Dietary and nutrition interventions for the therapeutic treatment of chronic fatigue syndrome/myalgic encephalomyelitis: a systematic review N. Campagnolo, S. Johnston, A. Collatz, D. Staines & S. Marshall-Gradisnik. Journal of Human Nutrition and Dietetics (2017) doi: 10.1111/jhn.12435
Chronic fatigue syndrome (CFS), or myalgic encephalomyelitis (ME), is a chronic, disabling illness characterised by unexplained fatigue for at least 6 months along with a wide range of consistent symptoms, such as short-term memory difficulties or problems concentrating, muscle and/or joint pain and headaches.
It is estimated around 250,000 people in the UK have CFS/ME (NHS Choices 2015). It's more common in women than men and usually develops when people are in their early 20s to mid-40s. Children can also be affected, typically between the ages of 13 and 15 years.
CFS/ME patients also often report gastrointestinal symptoms (e.g. nausea, vomiting and pain) or food intolerances (e.g. wheat and dairy) and many may change their diet or take a nutritional supplement in an attempt to reduce fatigue with some self-report of improvement in symptoms. It is unclear however whether dietary manipulation can change outcomes in CFS/ME.
The authors of the study aimed to review currently available research that investigated nutrition interventions for managing symptoms in patients with CFS/ME.
A systematic search of databases was completed for studies (including observational and randomised controlled trials) on nutrition intervention in adults published between 1994 and 2016. Studies were included if they evaluated the effectiveness of food and/or nutritional supplement on the primary outcome, fatigue in CFS/ME patients, diagnosed according to recognised criteria. Studies were also included if they evaluated other secondary outcomes, such as quality of life, physical activity levels and/or psychological wellbeing. Studies that used multi-treatments (e.g. nutrition and pharmaceutical treatment) and case studies were excluded. Data from eligible studies were extracted.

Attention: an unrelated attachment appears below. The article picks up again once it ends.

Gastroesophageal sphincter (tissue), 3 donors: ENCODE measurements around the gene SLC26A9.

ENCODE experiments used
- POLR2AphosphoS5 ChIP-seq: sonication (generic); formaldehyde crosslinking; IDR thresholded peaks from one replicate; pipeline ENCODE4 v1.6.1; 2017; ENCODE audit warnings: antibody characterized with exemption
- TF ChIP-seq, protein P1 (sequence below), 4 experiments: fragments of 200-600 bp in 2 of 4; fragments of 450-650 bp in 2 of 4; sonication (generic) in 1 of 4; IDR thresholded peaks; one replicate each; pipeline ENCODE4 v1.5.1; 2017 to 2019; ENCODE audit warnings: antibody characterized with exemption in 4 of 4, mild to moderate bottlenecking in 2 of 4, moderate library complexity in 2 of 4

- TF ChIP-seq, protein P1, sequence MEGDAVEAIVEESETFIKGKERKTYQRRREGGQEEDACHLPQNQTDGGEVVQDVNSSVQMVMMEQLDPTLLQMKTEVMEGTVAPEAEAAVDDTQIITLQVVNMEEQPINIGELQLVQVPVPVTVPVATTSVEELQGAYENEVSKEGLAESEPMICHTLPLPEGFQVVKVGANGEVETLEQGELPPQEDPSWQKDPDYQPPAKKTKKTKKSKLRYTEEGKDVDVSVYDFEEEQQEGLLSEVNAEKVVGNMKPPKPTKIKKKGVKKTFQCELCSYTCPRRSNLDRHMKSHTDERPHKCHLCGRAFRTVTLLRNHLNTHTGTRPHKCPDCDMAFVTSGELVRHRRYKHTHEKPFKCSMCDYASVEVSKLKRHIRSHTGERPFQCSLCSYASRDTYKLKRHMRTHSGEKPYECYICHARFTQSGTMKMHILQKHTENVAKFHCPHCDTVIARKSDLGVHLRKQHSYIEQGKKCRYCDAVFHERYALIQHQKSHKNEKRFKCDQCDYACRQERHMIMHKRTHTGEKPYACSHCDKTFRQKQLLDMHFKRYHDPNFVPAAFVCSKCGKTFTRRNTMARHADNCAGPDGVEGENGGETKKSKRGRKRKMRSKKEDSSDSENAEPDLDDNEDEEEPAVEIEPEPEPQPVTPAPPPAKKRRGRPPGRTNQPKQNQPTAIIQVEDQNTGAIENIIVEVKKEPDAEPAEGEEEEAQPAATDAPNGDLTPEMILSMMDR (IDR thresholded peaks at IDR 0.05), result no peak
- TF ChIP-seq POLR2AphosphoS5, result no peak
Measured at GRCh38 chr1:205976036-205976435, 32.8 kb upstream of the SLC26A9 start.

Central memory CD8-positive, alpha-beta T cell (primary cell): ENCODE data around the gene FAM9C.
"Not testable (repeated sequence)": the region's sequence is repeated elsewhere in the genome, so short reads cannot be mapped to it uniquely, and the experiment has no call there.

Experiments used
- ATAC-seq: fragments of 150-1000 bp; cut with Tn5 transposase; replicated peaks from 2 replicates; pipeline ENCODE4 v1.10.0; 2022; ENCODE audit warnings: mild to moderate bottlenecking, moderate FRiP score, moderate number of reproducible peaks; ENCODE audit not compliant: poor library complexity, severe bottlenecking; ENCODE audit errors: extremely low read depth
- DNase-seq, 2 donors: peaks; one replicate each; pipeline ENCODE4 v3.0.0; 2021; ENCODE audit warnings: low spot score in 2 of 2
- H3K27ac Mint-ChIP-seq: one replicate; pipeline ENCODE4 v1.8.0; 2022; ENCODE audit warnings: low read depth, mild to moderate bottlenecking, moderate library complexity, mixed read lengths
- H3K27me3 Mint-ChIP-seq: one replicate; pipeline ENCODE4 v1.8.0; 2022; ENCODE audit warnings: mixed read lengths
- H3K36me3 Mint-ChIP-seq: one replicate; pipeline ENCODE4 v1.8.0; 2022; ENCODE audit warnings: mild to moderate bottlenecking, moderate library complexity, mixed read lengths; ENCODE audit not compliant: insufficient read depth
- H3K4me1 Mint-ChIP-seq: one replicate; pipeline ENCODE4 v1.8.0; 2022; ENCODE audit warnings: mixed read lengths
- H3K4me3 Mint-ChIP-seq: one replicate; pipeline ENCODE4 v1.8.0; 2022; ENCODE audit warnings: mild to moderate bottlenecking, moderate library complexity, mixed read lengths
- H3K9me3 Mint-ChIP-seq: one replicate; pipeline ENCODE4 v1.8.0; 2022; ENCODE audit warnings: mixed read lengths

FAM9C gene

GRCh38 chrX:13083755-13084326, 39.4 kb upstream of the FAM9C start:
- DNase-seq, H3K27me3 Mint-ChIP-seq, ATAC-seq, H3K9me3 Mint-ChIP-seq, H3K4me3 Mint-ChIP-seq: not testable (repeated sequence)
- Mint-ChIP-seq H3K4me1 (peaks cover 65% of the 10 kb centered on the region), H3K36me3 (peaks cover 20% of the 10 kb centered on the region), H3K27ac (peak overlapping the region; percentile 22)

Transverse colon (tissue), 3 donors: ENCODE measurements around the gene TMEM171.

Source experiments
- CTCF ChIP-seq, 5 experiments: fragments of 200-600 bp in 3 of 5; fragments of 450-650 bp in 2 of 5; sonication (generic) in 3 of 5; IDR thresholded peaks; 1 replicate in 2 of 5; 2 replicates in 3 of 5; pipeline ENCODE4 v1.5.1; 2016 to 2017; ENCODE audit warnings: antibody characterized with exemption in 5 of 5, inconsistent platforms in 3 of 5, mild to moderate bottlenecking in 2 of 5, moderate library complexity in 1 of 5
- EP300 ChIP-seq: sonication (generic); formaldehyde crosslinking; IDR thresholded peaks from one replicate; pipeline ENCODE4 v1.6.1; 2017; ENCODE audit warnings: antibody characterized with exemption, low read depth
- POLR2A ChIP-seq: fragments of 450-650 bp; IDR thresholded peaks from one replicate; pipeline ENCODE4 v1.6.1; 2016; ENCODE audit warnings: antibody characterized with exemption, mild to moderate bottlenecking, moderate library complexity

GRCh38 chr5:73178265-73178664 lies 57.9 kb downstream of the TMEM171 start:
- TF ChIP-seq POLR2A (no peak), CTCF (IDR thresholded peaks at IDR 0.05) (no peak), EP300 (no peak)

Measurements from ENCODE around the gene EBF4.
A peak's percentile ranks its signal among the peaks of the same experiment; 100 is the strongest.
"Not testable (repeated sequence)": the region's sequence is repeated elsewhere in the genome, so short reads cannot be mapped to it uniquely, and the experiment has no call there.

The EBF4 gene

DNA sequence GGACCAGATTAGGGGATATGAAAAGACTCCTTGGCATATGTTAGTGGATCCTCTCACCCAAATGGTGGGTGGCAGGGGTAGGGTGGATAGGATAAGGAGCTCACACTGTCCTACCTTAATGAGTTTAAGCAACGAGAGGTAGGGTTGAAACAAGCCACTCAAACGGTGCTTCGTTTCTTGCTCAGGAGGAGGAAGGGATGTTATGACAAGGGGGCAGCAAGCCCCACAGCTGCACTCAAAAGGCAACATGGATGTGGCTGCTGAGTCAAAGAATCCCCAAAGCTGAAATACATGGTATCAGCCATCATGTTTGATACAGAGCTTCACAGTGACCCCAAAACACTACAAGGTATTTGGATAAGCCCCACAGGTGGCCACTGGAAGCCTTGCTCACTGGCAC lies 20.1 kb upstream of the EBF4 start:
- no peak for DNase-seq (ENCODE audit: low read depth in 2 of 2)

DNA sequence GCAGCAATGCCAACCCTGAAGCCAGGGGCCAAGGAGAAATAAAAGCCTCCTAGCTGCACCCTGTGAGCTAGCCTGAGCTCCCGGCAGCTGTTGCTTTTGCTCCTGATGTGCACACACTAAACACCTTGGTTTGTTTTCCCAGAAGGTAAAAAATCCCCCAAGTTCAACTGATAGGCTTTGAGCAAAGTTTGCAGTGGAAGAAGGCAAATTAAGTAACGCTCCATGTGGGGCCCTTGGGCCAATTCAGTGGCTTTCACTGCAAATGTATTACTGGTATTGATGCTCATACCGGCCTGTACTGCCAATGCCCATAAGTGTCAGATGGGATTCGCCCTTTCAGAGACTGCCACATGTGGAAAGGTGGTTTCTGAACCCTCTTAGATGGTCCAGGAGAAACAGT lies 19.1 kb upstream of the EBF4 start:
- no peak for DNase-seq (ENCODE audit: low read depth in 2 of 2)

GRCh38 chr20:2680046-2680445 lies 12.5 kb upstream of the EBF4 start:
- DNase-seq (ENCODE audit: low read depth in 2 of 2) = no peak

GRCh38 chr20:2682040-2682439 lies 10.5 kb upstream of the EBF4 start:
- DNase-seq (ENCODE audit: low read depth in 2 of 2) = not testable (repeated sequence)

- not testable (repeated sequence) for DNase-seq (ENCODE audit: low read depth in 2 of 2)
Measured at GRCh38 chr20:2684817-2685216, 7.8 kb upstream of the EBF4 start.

Seventeen studies, of reasonable quality were included in the systematic review, with 14 different interventions in total evaluated. The vast majority of studies looked at the effect of nutrition supplementation compared to placebo. None of the included studies looking at the effect of modifying participants’ diets.
- Fatigue – Although many interventions did not show a benefit, a number of small trials reported a significant reduction in fatigue, measured using a variety of instruments (e.g. Multidimensional Fatigue Inventory, Visual Analogue Scales, Fatigue Index Symptom Questionnaire). These nutrition interventions included:
- Nicotinamide adenine dinucleotide hydride (NADH) + coenzyme Q10 (n = 39);
- Guanidinoacetic acid (GAA) (n = 21);
- High cocoa liquor/polyphenol-rich chocolate (15 g of 85% cocoa solids bar three times daily; n = 10);
- Probiotic bacteria supplement (n = 15).